The original model (BETO) is trained, by the University of Chile, on a task known as “fill the mask”, which consists of, given a phrase, masking a word and asking the model to try to predict which word is the best fit. This method of machine learning is called “self-supervised”. By doing this a sufficient number of times, the model is able to extrapolate which words are related to the context in the phrase or what is, for example, the sentiment of the phrase, or when a verb or noun is required. In short, the AI model learns to extract knowledge or correlations between the words that make up a phrase.

To disambiguate a word in Spanish, you have to use the context where the word appears. To give an example, the Spanish word “banco” (“bank” or “bench” in English) takes on different meanings depending on the context:

“I have gone to the bank to make a deposit”

Or if we say:

“I’m sitting on a bench reading a book”

While people do this process automatically and almost unconsciously, it is really complex for an algorithm to know which of the definitions of the word “banco” is being referred to in each case. The only way to know this is to understand each of the words and how they relate to each other in a given context.

Based on the BETO model, LEIA-X has been trained with a corpus of positive and negative examples of words with their meanings in the following way: given a word and a phrase, e.g. the word “banco” (“bank” or “bench” in English) and the sentence:

“I have gone to the bank to make a deposit”

The model, during the automatic learning process, takes as input the different definitions of the word “banco”; including, according to the RAE dictionary:

  • Seat, with or without backrest, on which two or more people can sit.
  • A company engaged in financing operations with money from its shareholders and customer deposits.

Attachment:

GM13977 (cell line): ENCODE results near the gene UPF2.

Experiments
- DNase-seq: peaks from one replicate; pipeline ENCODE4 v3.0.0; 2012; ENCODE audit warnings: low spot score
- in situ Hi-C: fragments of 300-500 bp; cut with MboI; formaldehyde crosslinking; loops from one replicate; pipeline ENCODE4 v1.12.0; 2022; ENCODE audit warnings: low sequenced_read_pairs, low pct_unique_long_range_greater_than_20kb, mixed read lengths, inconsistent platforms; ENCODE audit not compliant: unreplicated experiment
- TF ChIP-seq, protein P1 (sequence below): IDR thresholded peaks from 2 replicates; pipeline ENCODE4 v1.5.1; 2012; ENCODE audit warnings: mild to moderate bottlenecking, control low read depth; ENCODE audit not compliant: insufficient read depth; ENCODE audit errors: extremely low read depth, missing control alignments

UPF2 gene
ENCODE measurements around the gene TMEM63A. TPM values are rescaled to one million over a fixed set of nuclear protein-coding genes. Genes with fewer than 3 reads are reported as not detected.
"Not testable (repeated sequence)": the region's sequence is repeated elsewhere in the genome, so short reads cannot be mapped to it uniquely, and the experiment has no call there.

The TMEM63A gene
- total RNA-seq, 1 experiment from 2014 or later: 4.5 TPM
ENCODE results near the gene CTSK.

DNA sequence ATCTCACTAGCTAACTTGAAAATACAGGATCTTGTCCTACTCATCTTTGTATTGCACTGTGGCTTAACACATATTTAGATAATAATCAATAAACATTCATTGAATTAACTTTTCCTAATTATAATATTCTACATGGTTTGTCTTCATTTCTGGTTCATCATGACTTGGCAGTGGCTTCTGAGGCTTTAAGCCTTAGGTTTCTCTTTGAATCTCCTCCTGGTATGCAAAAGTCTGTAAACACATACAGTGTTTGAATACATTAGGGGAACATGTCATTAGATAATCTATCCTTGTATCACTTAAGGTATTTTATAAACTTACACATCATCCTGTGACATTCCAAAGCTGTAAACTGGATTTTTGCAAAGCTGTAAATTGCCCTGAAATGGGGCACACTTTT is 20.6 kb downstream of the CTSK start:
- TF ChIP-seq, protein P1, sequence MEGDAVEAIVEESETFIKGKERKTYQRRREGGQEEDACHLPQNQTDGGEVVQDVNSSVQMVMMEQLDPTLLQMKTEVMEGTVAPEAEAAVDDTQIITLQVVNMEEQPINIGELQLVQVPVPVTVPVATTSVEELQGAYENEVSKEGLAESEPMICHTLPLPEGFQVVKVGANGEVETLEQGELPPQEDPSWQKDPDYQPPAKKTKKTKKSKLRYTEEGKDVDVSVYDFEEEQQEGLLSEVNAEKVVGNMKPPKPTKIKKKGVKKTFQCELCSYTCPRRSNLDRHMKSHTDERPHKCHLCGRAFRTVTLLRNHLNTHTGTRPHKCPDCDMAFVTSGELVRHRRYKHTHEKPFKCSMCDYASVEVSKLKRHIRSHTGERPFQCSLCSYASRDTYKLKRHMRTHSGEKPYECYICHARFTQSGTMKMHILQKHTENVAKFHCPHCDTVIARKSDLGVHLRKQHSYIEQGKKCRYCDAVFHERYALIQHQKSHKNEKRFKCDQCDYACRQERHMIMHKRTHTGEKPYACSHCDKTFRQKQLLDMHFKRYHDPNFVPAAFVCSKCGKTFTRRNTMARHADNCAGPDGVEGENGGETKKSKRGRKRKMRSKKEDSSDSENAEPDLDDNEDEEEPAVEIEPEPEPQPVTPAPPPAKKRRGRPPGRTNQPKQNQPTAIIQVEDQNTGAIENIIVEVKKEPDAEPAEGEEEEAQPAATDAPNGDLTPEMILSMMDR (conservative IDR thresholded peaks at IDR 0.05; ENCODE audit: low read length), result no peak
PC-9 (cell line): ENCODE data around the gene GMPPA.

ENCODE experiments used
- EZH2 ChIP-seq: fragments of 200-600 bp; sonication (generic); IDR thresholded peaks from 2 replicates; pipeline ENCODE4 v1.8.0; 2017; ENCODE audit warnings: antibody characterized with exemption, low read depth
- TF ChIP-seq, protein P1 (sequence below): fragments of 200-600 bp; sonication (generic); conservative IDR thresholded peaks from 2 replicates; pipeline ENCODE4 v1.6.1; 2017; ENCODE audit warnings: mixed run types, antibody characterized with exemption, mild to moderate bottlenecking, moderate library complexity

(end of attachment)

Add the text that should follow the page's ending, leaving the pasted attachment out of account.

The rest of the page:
In order to build the LEIA-X training corpus, each sentence and target word has been automatically labelled by its correct meaning and positive examples, or an incorrect one and negative use examples.

The examples in the corpus will eventually take the following form:

  • I have gone to the “bank” to make a deposit [SEP][2] where “bank” means: Seat, with or without backrest, on which two or more people can sit. [incorrect]
  • I have gone to the “bank” to make a deposit [SEP] where “bank” means: A company engaged in financing operations with money from its shareholders and customer deposits. [correct]

In this way, a corpus of more than 70,000 examples has been constructed based on various dictionaries provided by the RAE.  In the Student’s Dictionary, each meaning or definition of an entry has a positive example, the correct meaning. To complement this corpus, we have also taken advantage of the Spanish Language Dictionary (DLE, by its acronym in Spanish), in which approximately 15% of its meanings have examples of use. Thanks to the corpus generated, the BETO model has been adapted by incorporating disambiguation capabilities.

Once trained, the LEIA-X model is able to assign to each of the word-sentence pairs the confidence or probability that a particular meaning is the correct one. In the case of the example with the Spanish word “banco”, for the first sentence, the model would assign a level of probability close to 0% and for the second sentence a level of confidence close to 100%, showing the latter as the most likely meaning. It has therefore succeeded in disambiguating the word.